Vermiculture, Hydroponics, and Related Forms of Sustainable Agriculture
This is an advance summary of a forthcoming article in the Oxford Research Encyclopedia of Environmental Science. Please check back later for the full article.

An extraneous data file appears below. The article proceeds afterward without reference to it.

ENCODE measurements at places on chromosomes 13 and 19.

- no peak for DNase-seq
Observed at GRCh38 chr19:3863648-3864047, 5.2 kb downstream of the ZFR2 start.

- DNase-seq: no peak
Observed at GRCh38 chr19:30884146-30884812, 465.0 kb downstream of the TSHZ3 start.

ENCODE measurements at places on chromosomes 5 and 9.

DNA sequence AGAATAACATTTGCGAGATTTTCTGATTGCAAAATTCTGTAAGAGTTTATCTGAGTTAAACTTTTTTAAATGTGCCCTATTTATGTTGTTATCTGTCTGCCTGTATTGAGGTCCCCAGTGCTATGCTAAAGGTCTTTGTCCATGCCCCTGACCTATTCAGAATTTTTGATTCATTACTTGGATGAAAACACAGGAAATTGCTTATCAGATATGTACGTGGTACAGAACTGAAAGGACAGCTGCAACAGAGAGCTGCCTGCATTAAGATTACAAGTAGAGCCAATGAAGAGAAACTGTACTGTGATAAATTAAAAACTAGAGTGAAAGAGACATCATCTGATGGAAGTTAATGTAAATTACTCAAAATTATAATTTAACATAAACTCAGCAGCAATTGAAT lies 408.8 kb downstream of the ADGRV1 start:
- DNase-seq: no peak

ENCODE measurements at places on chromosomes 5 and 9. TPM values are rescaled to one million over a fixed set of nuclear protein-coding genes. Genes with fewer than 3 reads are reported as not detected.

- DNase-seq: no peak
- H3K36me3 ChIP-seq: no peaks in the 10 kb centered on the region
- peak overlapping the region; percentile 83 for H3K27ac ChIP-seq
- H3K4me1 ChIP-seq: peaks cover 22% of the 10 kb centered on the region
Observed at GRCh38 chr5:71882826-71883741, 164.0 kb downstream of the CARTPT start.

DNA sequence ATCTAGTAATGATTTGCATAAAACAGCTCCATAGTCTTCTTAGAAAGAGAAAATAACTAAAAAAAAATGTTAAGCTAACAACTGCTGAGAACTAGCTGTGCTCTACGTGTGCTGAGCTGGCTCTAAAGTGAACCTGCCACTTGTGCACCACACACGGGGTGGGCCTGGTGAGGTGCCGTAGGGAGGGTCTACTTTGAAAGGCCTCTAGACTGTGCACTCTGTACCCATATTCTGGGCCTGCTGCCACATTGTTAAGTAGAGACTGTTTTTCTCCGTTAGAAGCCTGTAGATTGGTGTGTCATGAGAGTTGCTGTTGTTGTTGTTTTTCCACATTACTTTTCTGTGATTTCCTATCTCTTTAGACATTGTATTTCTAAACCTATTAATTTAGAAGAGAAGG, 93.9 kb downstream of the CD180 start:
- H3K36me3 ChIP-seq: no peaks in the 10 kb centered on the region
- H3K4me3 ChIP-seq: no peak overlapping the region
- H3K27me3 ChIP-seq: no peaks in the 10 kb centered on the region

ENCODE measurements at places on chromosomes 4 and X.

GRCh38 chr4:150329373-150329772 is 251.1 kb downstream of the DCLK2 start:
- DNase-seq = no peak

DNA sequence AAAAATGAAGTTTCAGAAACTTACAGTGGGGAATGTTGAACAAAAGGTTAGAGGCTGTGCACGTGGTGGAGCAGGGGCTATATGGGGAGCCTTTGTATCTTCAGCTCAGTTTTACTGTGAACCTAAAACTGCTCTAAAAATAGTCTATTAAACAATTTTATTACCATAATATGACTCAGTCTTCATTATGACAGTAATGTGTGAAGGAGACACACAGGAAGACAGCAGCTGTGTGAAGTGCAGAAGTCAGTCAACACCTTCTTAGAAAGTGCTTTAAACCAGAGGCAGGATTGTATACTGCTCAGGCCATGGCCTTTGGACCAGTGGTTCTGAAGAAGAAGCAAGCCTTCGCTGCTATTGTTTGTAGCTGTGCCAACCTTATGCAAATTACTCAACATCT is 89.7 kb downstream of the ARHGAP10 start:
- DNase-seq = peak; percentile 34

Charles Darwin’s 1881 publication of The Formation of Vegetable Mould Through the Action of Worms sparked some of the most interesting research ideas on the utilization of earthworms. The evolution of their uses can be traced from ancient times, when earthworms were revered as soil organisms that could predict weather patterns, up to the first decades of the 21st century, when earthworms are considered one of the most versatile creatures for recycling organic wastes, a protein source in feedstock formulations, an active ingredient in pharmaceuticals, dynamic organisms in bioremediation, and the main organisms that drive the production of potent organic soil amendment. Vermiculture is the art, science, and industry of raising earthworms for any of the above-mentioned purposes. Vermicomposting is the art, science, and industry of the utilization of certain species of earthworms (out of more than 9,000) to manage organic wastes to produce soil amendments called vermicomposts. Research has demonstrated that many vermicomposts can accelerate germination, increase growth, and enhance yield of plants in the greenhouse, even at low substation rates in plant growth media. When utilized as a supplemental organic amendment in the field, vermicomposts can increase the growth and yield of crops. A number of reports have demonstrated the ability of the vermicomposts to suppress pests and diseases. These suppressions have been attributed to the rich microbial population and the diversity of microorganisms of vermicompost, which is contributed by the mesophilic process itself, allowing microorganism to multiply in orders of magnitude, unlike the traditional thermophilic composting process. The presence of other plant growth regulators, such as plan growth hormones and humic acids, also have major contributions to the positive effects of vermicomposts on plant growth and yield. Aqueous extracts from vermicompost, referred to commonly as “tea,” have been reported to produce positive responses of plant growth and yield, and suppression properties have been explored. More currently, vermicomposts have been used in alternative soil-less plant production techniques such as hydroponics. When used at very low rates in hydroponics and with much-reduced nutrients from inorganic sources, vermicompost tea application can produce plant yields equivalent to those raised in full inorganic fertilizers.